Sunday, August 18, 2013

The Goddard Rocket

     Circa 1983 I sat in Mr. Garcia’s math class at Goddard Junior High in Midland.  I wasn’t much of a student until well into adulthood, so many hours of that class were spent staring out the window at the Goddard Rocket.  It was on the south side of the building in those days, painted white with an air force emblem on it.  The second floor classroom put me close enough to the rocket to see  rivets, hinged control surfaces and access panels.  She was definitely real and definitely guided.  As a young rocketeer I learned that forward fins only worked on guided missiles.  I almost burned a vacant lot to the ground with a model rocket while familiarizing myself with stability. 
     Years later, I’m still a rocket builder.  Cold War era machines fascinate me more than ever, and the Goddard rocket was moved to the southwest corner of the football field.  It was nicely painted with school colors and affixed to the same display mount.  While I was researching info for a scale model rocket project, I ran across Andreas Parsch.  He's the owner and operator of, a website dedicated to collecting information on rockets, drones and missiles that I used for research.  I went through his site and couldn’t find a match for the Goddard rocket.  I sent him an email photo and he quickly returned an answer along with a link to a page on his site I’d overlooked.
     The Goddard rocket is GAM-63 RASCAL ( Guided Air-launched Missile, RAdar SCAnning Link).  It was an early 1950’s nuclear capable weapons system designed to be launched from the B-36, B-47 and B-52.  The “captive carry” launch system meant that it had to be attached to the underside of the bomber.  The bottom fin folded so that the weapon could be slid under the mother ship on a dolly, so our local example must have lost this part somewhere in her travels.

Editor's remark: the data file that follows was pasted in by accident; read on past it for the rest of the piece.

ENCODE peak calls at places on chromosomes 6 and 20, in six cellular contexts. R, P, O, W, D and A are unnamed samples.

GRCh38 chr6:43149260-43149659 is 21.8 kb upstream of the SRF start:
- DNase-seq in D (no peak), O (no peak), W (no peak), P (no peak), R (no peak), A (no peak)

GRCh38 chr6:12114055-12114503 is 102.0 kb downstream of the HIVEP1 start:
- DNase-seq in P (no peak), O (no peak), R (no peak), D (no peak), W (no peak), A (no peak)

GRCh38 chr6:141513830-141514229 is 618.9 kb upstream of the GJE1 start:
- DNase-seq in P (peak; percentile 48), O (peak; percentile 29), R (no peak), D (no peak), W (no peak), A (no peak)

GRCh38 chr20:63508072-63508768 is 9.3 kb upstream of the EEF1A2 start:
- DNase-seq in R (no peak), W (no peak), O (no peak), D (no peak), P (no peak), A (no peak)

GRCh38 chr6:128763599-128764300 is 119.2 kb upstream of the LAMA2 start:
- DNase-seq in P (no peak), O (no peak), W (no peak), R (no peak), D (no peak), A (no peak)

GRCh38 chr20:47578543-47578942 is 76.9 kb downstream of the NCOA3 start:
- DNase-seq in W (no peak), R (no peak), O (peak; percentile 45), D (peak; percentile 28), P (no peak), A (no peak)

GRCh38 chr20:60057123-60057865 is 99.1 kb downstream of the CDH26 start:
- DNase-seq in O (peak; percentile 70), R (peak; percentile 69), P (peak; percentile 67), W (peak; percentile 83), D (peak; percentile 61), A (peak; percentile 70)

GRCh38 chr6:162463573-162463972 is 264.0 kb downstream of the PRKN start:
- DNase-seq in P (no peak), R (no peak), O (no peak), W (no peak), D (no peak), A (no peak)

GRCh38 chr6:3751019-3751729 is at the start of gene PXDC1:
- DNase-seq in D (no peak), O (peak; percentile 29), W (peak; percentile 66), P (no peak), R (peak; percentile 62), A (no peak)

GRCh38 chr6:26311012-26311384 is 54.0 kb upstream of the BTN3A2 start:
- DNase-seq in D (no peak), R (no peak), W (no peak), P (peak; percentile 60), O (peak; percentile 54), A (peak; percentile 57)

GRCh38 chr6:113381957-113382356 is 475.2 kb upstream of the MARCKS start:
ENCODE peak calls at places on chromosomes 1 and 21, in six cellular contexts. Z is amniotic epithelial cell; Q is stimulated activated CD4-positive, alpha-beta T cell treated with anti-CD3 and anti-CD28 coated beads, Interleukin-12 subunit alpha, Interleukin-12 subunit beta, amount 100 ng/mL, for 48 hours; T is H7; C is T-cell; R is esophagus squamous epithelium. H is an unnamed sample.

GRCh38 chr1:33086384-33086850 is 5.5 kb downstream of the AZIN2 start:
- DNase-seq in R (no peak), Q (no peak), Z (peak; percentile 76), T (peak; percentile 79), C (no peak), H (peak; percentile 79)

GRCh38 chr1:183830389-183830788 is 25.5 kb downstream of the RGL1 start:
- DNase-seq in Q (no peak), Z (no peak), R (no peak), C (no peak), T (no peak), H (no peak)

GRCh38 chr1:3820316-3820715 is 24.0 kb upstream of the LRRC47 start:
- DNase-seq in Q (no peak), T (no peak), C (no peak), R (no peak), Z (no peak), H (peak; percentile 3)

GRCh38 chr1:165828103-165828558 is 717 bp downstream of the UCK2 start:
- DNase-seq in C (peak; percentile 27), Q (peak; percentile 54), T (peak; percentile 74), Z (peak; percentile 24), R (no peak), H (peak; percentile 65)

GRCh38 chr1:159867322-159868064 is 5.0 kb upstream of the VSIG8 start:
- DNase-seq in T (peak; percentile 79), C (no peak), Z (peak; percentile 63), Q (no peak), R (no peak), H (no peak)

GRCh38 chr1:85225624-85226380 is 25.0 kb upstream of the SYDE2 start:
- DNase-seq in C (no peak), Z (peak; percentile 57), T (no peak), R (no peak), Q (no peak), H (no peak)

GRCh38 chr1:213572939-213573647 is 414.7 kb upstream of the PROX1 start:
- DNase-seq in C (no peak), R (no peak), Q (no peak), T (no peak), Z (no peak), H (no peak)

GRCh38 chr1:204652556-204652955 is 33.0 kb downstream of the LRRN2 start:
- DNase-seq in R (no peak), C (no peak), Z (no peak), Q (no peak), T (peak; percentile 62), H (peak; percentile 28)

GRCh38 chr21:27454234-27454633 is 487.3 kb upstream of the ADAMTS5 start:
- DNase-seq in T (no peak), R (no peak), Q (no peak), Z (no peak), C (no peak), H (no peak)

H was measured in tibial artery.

The RASCAL didn’t work out so well for the Strategic Air Command.  She was expensive, burned toxic fuels and the performance was problematic.  With one successful test flight out of 65, she makes a better giant garden gnome than a tactical weapon.  Around 136 were produced and were either tested, destroyed or pressed into junior high mascot service.  MISD probably paid nothing for their rocket, but I’m sure a study of the development costs would compare to a gold life-size bust of Dr. Goddard himself.  I’d like to know more about how she made it to the football field.
     I always loved static military displays as a kid.  I miss the Odessa American Legion’s tracked artillery piece and Hawk missile and Corpus Christi’s guns under the harbor bridge.  I suppose old military gear is no longer a fashion statement, but it still impresses me.  Fortunately there’s an old practice bomb case from Midland Army Airfield that serves as a bird condo in my back yard.

     I will update this blog with any new info that comes to me about the rocket's history.  If you have any info, please comment or e-mail!

Here are some links to more info on the GAM-63.  The first is cool 50’s military film:

Update:  Here's the rocket from a 2003 Google Earth photo showing the original color and location:

Update:  1979 yearbook photo:

Photo courtesy Susan N. Freeman

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